How the New Rules of Conduct Affect Your Social Media Use

lawyers using social media to advertiseThe following is a guest blog post by Renee Galente Stackhouse. Renee is the founder and trial lawyer at Stackhouse, APC, where she focuses on plaintiff’s personal injury and military defense in San Diego. She is the immediate past President of California Women Lawyers, President of the CWL Foundation, Chair of the CLA SSF Section, and sits on the Board of the San Diego County Bar Association.

Potential clients and referrals are out there on social media platforms and you can’t afford to ignore them. The new California Rules of Professional Conduct, effective November 1, 2018, take social media realities into account and require changes to the way lawyers use social media.

When communicating about your services, you’re only responsible for what you say. Under new Rule 7.1, lawyers still can’t make false or misleading statements about themselves or their services. But there’s a change from the old rule on communication: Lawyers are not responsible for what others say about them.

You can say “specializes in” even if you’re not a certified specialist. Under new Rule 7.4, a lawyer may now say that his or her practice “specializes in” a particular area even if the lawyer is not a certified specialist by the Board of Law Specialization. The key is to steer clear of stating that you’re a “certified specialist” if you’re not. To be on the safe side, it may be best to say that you “focus” your practice in a particular area of law instead.

The lawyer advertising rules apply to social media advertising. New Rules 7.2 and 7.3 state the rules of lawyer advertising. When directing the advertising to a particular person, you need to state that it’s advertising. One easy way to do that is to add the hashtag “#ad” to your social media post or other advertising. If the advertising is going to the general public, e.g., a social media banner ad, you don’t need to add the hashtag or other indication that it’s advertising.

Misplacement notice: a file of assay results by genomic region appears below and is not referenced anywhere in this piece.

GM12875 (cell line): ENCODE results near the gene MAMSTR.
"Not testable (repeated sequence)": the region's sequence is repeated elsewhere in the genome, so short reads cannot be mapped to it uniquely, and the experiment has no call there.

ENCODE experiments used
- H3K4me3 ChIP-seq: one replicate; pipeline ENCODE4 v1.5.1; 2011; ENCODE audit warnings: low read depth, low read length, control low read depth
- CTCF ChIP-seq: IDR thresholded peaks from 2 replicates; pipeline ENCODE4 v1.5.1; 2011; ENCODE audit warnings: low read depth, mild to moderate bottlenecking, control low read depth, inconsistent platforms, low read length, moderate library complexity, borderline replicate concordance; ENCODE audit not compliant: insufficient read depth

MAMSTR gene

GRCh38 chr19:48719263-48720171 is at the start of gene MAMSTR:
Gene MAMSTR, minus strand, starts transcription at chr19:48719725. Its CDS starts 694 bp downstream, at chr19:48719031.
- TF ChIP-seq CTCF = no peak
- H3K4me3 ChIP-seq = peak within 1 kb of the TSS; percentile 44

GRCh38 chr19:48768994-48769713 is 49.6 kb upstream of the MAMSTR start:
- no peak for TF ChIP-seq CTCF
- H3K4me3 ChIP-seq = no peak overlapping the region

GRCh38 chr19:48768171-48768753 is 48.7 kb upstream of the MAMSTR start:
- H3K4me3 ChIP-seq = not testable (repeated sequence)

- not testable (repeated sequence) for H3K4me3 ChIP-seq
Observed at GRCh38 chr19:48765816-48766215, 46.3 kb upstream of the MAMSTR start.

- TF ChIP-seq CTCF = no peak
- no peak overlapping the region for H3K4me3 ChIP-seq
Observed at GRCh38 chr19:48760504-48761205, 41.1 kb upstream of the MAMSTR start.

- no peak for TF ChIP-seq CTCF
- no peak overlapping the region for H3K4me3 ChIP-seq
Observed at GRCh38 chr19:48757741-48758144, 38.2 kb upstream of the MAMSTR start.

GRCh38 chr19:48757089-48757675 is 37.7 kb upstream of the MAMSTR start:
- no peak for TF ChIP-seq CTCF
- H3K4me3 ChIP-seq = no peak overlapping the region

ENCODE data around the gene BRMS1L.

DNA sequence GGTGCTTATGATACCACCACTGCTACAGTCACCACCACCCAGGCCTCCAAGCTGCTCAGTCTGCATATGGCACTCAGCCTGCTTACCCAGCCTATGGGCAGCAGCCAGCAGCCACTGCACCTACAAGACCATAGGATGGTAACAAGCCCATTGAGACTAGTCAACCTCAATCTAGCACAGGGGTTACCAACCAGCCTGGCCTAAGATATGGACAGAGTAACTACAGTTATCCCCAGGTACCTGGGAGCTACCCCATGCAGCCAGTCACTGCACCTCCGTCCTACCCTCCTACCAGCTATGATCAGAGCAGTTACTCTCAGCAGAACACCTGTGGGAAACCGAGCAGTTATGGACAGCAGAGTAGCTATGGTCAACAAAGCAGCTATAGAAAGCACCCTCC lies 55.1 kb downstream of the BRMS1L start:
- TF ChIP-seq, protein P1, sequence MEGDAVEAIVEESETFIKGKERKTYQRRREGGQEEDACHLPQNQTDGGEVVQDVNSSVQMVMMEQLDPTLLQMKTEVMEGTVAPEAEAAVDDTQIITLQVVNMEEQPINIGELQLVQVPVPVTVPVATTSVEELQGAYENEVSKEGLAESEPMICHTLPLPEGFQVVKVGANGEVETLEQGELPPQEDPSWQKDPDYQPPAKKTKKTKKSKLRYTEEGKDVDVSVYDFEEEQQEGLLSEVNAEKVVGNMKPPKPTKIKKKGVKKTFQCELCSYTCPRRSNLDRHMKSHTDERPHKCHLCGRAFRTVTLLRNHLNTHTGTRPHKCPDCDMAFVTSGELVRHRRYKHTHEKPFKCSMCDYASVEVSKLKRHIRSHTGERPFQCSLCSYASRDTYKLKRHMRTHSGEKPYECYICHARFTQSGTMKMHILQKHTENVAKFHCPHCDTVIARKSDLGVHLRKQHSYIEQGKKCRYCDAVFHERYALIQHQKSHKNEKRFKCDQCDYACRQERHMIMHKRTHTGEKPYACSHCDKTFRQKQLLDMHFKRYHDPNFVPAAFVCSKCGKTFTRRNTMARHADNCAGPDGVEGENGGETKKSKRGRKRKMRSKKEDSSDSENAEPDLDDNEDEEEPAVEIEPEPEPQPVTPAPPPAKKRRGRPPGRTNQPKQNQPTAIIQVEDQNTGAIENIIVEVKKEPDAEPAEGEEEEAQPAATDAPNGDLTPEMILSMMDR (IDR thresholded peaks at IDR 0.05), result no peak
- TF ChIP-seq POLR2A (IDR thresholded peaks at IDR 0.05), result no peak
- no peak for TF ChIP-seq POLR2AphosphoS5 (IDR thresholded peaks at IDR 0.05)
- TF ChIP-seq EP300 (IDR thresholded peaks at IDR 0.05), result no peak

When is a statement advertising? If it includes a call to action. For example:

“Case finally over. Unanimous verdict! Celebrating tonight.”

NOT Advertising. “It is not a message or offer “concerning the availability for professional employment.” NOT a call to action.

“Another great victory in court today! My client is delighted. Who wants to be next?”

This is advertising. First two sentences would be ok. Third sentence “suggests availability for professional employment.”

“Won another personal injury case. Call me for a free consultation.”

This is advertising. First sentence is fine. Second sentence concerns professional employment. It doesn’t matter that it’s a “free” consultation, communications aren’t limited to messages seeking money for services.

“Just published an article on wage and hour breaks. Let me know if you would like a copy.”

NOT advertising. The attorney is merely relaying information regarding a published article and is offering to provide copies.

Old standards for advertising are gone. Under the new Rules, the standards in former Rule 1-400 have been removed as “not necessary to regulate inherently false and deceptive advertising.” And the record-keeping requirement was eliminated as “increasingly burdensome” and “seldom used for disciplinary purposes.”

You can look at public social media information of parties and witnesses, but don’t get sneaky with “friend” requests. New Rule 4.1 prohibits lying by omission to communicate with someone, which would include using a false name to “friend” someone involved in a case.

Although lawyers are generally not caught for social media violations until the State Bar is investigating something else, it’s always best to be careful and follow the rules.

View Renee’s program The Ethics of Social Media, available On Demand. And get more practical advice and information from Renee in her program Introducing Social Media Evidence: Foundation and Authentication Issues on Dec. 10th at noon.

Other CEBblog™ posts you may find useful:

© The Regents of the University of California, 2018. Unauthorized use and/or duplication of this material without express and written permission from this blog’s author and/or owner is strictly prohibited.

3 thoughts on “How the New Rules of Conduct Affect Your Social Media Use

  1. Pingback: The Do’s and Dont’s of Building Your Case with Social Media Info | CEBblog™

  2. Pingback: 10 Tips for New Bloggers | CEBblog™

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